Azuela’s The Underdogs: The Literary Imagination

The literary imagination can unfold the knots of history in a way that is otherwise impossible. It is able to break through the limitations of objective description and political theory by engaging a sense of morality, of common cause and empathy for suffering that change opinion and influence action.  It plays a very important part, furthermore, in a nation’s reprisal and embrace of its modern history. The literary imagination and its voice are a central pillar in the construction of national identity in the 21st century, inseparable from most form of history. Mariano Azuela’s The Underdogs, however, demonstrates that the literary imagination is capable of more than chronicling or even complicating events that mark what is considered momentous; it allows the author (and it therefore challenges the reader) to confront the true obstacles to significant social change during times of revolution and upheaval– the violence, greed, and essentially ‘human’ flaws that ossify society’s cruelties and inequalities in the shifting of ruling classes.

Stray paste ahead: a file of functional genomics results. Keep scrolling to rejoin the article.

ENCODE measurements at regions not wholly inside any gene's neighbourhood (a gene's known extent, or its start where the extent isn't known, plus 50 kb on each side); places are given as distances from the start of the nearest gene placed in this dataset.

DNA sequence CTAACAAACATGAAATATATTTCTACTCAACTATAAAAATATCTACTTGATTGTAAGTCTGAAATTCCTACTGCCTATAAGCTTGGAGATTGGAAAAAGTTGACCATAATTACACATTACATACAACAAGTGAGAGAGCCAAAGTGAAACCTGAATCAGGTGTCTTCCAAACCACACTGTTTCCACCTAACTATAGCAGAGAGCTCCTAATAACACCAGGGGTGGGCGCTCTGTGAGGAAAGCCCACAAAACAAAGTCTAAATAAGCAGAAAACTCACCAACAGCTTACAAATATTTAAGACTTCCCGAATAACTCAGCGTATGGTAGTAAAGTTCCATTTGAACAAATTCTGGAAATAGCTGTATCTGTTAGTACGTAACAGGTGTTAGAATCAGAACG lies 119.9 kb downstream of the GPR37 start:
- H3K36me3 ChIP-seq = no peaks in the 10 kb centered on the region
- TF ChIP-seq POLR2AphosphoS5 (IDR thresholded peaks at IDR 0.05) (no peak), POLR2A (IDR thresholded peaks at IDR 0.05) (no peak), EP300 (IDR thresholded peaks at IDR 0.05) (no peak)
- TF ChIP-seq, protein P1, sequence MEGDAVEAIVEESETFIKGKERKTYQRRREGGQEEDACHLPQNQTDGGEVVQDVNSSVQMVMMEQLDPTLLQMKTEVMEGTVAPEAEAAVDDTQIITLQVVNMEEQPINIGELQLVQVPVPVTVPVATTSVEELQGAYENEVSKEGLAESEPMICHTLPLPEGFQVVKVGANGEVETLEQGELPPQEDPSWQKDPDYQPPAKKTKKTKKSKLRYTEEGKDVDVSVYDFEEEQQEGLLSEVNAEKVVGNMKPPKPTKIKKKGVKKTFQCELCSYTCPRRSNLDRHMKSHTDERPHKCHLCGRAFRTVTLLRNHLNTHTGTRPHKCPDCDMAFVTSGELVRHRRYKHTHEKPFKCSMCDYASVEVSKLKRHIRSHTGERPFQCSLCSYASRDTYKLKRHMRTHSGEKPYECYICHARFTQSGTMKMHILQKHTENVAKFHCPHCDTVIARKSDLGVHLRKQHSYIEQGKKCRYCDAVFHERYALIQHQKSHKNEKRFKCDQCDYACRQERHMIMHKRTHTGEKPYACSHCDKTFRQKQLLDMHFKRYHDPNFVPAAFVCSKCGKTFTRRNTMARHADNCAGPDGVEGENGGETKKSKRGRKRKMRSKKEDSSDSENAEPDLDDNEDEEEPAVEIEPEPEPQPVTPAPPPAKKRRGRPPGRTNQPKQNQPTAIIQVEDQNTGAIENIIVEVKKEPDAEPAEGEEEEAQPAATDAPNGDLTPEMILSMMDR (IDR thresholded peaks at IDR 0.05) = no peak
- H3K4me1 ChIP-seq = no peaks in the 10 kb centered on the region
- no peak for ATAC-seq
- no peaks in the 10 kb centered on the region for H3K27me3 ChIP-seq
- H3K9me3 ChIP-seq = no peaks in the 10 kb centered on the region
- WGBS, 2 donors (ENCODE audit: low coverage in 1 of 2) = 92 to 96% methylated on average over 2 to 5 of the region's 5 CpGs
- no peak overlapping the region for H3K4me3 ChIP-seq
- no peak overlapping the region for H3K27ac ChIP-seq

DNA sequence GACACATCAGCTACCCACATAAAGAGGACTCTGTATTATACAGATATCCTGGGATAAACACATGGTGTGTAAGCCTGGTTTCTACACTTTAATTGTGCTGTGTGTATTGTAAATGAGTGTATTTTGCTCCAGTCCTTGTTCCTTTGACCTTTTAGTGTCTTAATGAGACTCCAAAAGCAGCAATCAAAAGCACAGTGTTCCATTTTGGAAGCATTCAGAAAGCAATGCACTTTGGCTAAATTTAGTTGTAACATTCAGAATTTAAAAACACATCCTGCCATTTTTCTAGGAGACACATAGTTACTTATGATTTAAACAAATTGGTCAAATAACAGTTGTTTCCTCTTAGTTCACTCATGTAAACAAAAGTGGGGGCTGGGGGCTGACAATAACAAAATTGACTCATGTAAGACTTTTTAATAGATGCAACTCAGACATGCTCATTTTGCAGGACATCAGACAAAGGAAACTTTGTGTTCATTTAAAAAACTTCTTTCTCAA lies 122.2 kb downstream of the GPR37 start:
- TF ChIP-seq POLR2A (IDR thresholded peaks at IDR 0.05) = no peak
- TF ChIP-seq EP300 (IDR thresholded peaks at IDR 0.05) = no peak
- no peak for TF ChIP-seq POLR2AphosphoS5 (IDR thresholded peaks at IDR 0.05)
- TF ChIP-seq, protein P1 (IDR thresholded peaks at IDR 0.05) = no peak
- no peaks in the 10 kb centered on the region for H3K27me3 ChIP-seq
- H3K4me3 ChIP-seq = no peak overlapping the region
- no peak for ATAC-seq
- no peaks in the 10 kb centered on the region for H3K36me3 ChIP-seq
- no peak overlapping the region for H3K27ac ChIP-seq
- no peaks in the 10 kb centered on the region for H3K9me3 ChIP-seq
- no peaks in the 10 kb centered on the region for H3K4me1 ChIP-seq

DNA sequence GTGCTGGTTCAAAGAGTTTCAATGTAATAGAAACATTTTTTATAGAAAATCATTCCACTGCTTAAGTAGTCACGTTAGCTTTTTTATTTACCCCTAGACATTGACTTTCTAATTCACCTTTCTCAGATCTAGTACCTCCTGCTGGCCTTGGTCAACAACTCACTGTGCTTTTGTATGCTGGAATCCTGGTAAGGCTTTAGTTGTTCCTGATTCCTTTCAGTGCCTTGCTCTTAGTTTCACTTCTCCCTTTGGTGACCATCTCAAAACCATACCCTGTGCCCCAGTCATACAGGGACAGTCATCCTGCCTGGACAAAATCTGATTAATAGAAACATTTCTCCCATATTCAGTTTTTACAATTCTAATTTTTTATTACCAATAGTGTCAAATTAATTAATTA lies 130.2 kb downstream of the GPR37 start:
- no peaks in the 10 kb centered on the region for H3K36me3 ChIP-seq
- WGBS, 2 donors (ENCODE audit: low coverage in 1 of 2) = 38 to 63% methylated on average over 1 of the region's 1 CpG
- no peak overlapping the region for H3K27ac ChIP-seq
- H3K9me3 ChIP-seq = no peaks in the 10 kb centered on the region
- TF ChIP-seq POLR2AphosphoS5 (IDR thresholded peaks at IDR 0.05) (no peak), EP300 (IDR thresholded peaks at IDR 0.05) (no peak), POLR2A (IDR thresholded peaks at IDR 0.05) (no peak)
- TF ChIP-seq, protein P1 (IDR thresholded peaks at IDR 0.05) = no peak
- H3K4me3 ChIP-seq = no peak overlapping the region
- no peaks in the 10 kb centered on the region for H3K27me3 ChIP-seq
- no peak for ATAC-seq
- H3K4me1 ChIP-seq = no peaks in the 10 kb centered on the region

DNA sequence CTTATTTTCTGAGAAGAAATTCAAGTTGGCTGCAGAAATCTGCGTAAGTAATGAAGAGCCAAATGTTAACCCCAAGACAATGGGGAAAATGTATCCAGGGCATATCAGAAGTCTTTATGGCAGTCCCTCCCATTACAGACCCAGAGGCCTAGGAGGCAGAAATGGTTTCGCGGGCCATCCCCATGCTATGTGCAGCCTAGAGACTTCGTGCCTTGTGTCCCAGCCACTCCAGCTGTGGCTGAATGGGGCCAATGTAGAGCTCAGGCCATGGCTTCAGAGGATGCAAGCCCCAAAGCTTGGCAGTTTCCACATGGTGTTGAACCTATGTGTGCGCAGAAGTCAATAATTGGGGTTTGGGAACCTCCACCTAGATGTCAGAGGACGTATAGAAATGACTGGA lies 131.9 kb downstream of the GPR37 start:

When considering and unpacking, as a cultural reader and historical critic, a dramatic reformation of society and its power structures, the literary imagination (the voice of authorial interpretation and account) can illustrate the complexities of human nature in the face of what amounts to be inexorable, predetermined historical events. It is positioned to confront and unpack, in Mexico’s case, for example, the bitter failures of several movements during a century of upheaval and revolution as profoundly human failures, not political or ideological shortcomings. Azuela’s novel shows that without a clear vision or an unquestioned leadership, after its victory against “Porfidian” federalist forces, the revolution descends into an unavoidable chaos, into violence and the corruption of ideals. This descent is unavoidable because of a vacuum of power, a lack of information and knowledge, and an absence of law and cooperation that is fleshed out in the novel through different characters and episodes – a vacuum created by a history of colonialism, elitism and oppression.